The period of freedom and creative fruitfulness did not last long, and was interrupted by the Second World War; in June 1940, when the German troops arrived in Paris, film production was banned for over six months (only 6 films were made in that year). As soon as it was resumed, with funding from the Vichy government, which had banned the distribution of Anglo-Saxon films, the production activity returned to fairly discrete levels (about 70 films a year between 1941 and 1943), but within the of completely different genres. To circumvent Nazi censorship, whose goal was to favor light entertainment films and prevent true national cinematography, the few poetic realism directors left in their homeland re-bent on mythical-literary and fantastic subjects: must be remembered L’éternel retour (1943; L’immortale leggenda) by Jean Delannoy, to which the screenplay by Jean Cocteau gave a lyrical-melodramatic tone, Les visiteurs du soir (1942; L’amore e il diavolo) and Les enfants du paradis (1945; Lost Lovers), both directed by Carné, which significantly changed the ways and themes for which the director was known. Grémillon was among the few who managed to find a less evasive formula, combining poetry and national identity under the banner of a populist elegy of work in Lumière d’été (1943) and Le ciel est à vous (1944; The sky is yours). In this last film the protagonist is an aviator who tries to break a record, thus playing a purely male role: in the busy world, and in the cinematic imagination of the period, in fact, the
According to Franciscogardening, the end of the war did not cause significant changes. Production, which dropped to 17 films in 1944, resumed, averaging 80 films per year between 1945 and 1948; but on a stylistic level, unlike what happened in Italy with Neorealism, there was a continuity with the cinema of the occupation period. With the exception of René Clément’s early films, subjects on the Resistance or of an antimilitarist character, such as Le silence de la mer (1949; The silence of the sea) by Jean-Pierre Melville, were spoiled by the long wave of poetic realism in the variant of a mild psychological characterization; the experiments and denouncing cinema of the early 1960s (Chris Marker, Alain Resnais, J.-L. Godard) should have been awaited for an examination of the war conflicts. Postwar censorship extended to all representations of the popular world, which had to be purged of dangerous elements, such as depression and alcoholism; only in non-commercial circuits were unsweetened forms shown, albeit in a frame of simplicity and purity, such as Georges Rouquier’s documentary Farrebique (1947). In the absence of a new and unifying fabric, emerging authors such as Jacques Becker, Henri-Georges Clouzot and Robert Bresson, who had debuted during the previous decade, each retained individual characters and interests. albeit in a frame of simplicity and purity, like the documentary Farrebique (1947) by Georges Rouquier. In the absence of a new and unifying fabric, emerging authors such as Jacques Becker, Henri-Georges Clouzot and Robert Bresson, who had debuted during the previous decade, each retained individual characters and interests.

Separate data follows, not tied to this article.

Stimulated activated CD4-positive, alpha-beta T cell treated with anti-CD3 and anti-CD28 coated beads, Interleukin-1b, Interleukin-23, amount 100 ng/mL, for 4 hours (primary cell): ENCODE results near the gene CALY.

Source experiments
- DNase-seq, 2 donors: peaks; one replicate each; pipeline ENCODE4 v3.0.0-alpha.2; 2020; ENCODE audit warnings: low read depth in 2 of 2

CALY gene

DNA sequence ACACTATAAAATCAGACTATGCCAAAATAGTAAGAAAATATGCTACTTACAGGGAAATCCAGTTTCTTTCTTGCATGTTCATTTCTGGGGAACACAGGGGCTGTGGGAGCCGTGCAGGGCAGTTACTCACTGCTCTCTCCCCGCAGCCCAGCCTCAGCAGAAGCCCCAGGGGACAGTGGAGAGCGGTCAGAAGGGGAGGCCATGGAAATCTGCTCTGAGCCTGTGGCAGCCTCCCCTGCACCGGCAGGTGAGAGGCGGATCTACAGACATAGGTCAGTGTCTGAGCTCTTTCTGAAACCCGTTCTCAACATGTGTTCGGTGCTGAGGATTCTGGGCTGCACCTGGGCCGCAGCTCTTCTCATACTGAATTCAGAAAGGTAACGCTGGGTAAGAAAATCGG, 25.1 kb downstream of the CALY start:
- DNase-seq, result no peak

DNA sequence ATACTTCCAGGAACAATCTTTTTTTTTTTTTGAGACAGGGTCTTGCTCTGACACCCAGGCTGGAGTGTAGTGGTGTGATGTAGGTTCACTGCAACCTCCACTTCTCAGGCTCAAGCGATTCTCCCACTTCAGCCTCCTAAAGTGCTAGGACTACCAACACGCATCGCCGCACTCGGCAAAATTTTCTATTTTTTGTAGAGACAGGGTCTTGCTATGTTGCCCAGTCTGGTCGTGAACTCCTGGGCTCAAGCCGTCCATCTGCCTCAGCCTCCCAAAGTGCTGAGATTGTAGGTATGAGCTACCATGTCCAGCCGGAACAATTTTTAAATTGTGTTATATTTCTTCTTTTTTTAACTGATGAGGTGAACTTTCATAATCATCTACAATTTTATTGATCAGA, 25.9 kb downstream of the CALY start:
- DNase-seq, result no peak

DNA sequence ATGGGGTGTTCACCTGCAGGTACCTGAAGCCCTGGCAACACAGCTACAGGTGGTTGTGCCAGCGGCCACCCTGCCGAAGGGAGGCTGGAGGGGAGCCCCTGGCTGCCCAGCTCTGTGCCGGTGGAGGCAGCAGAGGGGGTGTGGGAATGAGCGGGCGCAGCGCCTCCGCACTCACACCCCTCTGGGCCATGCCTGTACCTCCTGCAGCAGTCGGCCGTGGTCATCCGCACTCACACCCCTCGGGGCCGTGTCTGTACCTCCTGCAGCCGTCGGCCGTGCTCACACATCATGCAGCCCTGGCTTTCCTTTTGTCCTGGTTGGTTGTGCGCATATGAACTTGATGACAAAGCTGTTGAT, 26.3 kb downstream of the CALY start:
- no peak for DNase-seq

In 1946 the first edition of the Cannes Film Festival it showed how much national production lacked a new aesthetic, and was in a weaker position compared to Italian and American films; the latter, moreover, remained blocked during the whole conflict, now flowed en masse in the cinemas thanks to a particularly generous distribution policy towards the United States. It was only in 1948 that the government initiated a policy of economic aid which in the second half of the 1950s, thanks to incentives based on the artistic value of the work, would open the doors to the New Wave. The foundations of future change, in some respects, had been laid by the great success of the magazines of the sector: in 1945 the popular “L’écran français” had a circulation of over one hundred thousand copies, and constituted the nucleus from which more sectorial publications would be derived, starting with “La revue du cinéma”, where many critics were formed who would converge in 1951 in the “Cahiers du cinéma”. The magazines, also favored by the proliferation of film clubs, created a new approach to cinema, oscillating between notional morbidity and cultural ambitions: cinephilia., some, already from the second half of the previous decade), who entrusted the nostalgic values of the past to comedy and opera in costume. However, the cost of these productions, mainly made in the studio, would soon become too high for the new market and not very competitive with the Hollywood industry, this favored, at the end of the fifties, the filming in natural environments typical of the Nouvelle vague. Among the directors of the old guard, the one who received the greatest success was Clair, who returned to France to make Le silence est d’or (1947; Silence is golden), a nostalgic re-enactment of the dawn of cinema, with Maurice Chevalier, followed by Les belles de nuit (1952; The beauties of the night), an interesting fantastic comedy about time travel, and Les grandes manœuvres (1955; Grand maneuvers), the latter two with Gérard Philipe, a new face that has become successful thanks to Le diable au corps (1947; The devil in the body) by Claude Autant-Lara, who caused a scandal at the time.